Portugal must prepare for more and worse extreme weather phenomena

“There have always been floods, but in more recent years there has been a frequency and greater severity”

Greenhouses destroyed by a tornado on the outskirts of Faro in 2018

The vice-president of the Portuguese Environment Agency (APA) told Lusa today that, due to climate change, Portugal must prepare for more and worse extreme phenomena such as those that caused flooding in Lisbon on Thursday.

The Greater Lisbon region recorded 197 incidents on Thursday due to bad weather, including tree falls, flooding and falling structures, and an extreme wind phenomenon was also recorded in the Tagus basin.

The Portuguese Institute of the Sea and Atmosphere is analyzing the phenomenon, as it could technically constitute a tornado.

“There have always been floods, but in more recent years there has been a frequency and greater severity,” said José Carlos Pimenta Machado, on the sidelines of the Macau 2024 International Environmental Cooperation Forum and Exhibition.

The vice-president of APA recalled that, between the end of October and the beginning of November, “in 15 days it rained more in [the] Lima [river] than it rains in two years in the Algarve”.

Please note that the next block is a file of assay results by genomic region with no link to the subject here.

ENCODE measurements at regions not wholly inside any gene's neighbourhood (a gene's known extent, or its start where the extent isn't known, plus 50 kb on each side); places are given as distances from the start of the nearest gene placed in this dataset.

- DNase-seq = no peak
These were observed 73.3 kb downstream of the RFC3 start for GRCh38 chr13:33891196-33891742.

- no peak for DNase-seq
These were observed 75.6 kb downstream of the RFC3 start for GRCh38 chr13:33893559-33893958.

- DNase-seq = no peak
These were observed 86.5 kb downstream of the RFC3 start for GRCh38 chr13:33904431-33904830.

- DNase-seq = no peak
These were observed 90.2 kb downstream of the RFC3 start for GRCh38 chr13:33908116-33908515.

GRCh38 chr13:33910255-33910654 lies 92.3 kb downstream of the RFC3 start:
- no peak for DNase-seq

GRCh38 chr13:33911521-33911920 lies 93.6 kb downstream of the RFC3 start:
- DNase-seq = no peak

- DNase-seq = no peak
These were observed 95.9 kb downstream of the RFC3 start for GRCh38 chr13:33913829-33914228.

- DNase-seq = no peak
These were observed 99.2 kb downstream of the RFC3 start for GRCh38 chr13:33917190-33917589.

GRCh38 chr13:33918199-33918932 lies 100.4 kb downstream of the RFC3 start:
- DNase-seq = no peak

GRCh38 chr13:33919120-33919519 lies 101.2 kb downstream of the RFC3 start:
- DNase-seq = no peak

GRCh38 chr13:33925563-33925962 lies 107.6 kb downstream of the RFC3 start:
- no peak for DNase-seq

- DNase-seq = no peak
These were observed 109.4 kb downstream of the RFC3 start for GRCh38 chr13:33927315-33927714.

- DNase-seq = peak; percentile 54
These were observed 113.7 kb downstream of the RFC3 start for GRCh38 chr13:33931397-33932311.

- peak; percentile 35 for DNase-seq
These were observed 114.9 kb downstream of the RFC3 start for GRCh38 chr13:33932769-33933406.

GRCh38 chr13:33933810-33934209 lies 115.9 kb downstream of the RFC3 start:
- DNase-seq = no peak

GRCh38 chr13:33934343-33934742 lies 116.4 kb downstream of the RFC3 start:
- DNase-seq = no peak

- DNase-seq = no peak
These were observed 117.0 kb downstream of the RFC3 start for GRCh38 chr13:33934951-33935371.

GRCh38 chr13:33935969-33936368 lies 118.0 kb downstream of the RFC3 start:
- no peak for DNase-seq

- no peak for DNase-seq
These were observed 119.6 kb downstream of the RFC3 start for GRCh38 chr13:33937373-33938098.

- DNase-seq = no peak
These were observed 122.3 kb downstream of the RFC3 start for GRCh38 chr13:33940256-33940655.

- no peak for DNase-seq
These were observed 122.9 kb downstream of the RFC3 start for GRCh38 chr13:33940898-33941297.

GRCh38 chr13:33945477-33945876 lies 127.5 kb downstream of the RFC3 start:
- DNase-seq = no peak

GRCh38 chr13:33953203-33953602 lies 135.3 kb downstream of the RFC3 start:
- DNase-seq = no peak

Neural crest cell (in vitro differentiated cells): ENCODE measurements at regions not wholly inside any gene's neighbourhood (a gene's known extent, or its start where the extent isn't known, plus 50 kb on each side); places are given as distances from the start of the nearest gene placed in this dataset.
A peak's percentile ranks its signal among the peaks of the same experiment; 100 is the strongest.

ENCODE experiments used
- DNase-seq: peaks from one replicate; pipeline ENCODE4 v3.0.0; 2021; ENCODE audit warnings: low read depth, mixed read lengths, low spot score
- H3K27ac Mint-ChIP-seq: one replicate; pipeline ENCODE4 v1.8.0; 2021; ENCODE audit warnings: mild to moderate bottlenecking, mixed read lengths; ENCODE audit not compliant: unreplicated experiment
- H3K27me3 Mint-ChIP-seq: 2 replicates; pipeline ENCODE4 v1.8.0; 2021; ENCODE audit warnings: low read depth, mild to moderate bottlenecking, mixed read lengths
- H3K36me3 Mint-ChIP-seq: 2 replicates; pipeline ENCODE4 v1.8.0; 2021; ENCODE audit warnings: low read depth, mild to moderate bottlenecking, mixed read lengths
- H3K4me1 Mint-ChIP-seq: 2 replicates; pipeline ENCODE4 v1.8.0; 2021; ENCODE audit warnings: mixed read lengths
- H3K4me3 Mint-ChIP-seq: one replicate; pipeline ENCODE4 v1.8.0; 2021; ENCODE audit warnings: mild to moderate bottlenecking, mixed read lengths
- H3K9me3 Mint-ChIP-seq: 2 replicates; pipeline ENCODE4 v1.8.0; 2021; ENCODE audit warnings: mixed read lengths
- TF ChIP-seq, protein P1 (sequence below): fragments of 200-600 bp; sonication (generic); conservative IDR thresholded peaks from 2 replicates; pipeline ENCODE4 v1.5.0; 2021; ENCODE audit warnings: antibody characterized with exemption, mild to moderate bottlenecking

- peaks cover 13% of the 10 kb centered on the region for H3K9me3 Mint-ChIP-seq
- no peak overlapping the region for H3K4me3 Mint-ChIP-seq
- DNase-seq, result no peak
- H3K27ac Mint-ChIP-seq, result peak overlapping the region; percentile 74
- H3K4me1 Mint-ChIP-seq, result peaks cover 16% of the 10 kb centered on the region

“The risk has increased, so we have to live with the risk and increase protection projects”, highlighted Pimenta Machado. “Prevention and a lot of spatial planning are our big bets,” he added.

“We have to prepare cities, territories and infrastructures for this new reality, to live with peaks in precipitation, long periods of drought and heat waves”, said the leader.

Pimenta Machado argued that Lisbon “is making its way and doing it well”, giving as an example the implementation of the general drainage plan, which will “drain the most vulnerable areas”.

The plan, worth 130 million euros, foresees the construction of two tunnels to drain excess rainwater into the Tagus River, one five kilometers long between Campolide and Santa Apolónia and the other one kilometer long, from Chelas to Beato.

The leader also highlighted the importance of “creating more green areas to increase infiltration, increase retention basins”, and gave as an example Praça de Espanha, which “has already been tested this year and worked very well”.

Pimenta Machado also mentioned the plan to build the Girabolhos dam, in Seia, to “allow floods to be minimized” in the Baixo Mondego area.

On the contrary, stressed the vice-president of APA, the Algarve continues to go through “the worst drought ever”, despite the recent rains.

Pimenta Machado also mentioned that Portugal has already lost an area of ​​12,2 square kilometers to the sea – “equivalent to 1.700 football fields” – and that 20% of the coast, 180 kilometers, is at risk of coastal erosion.

“This war between land and sea has always existed, but it is currently heightened by climate change”, warned the leader.

Pimenta Machado defended the need to “not increase construction on the coast” and to focus on “putting sand on the beaches” instead of, as in the past, “many heavy works, groynes and breakwaters”.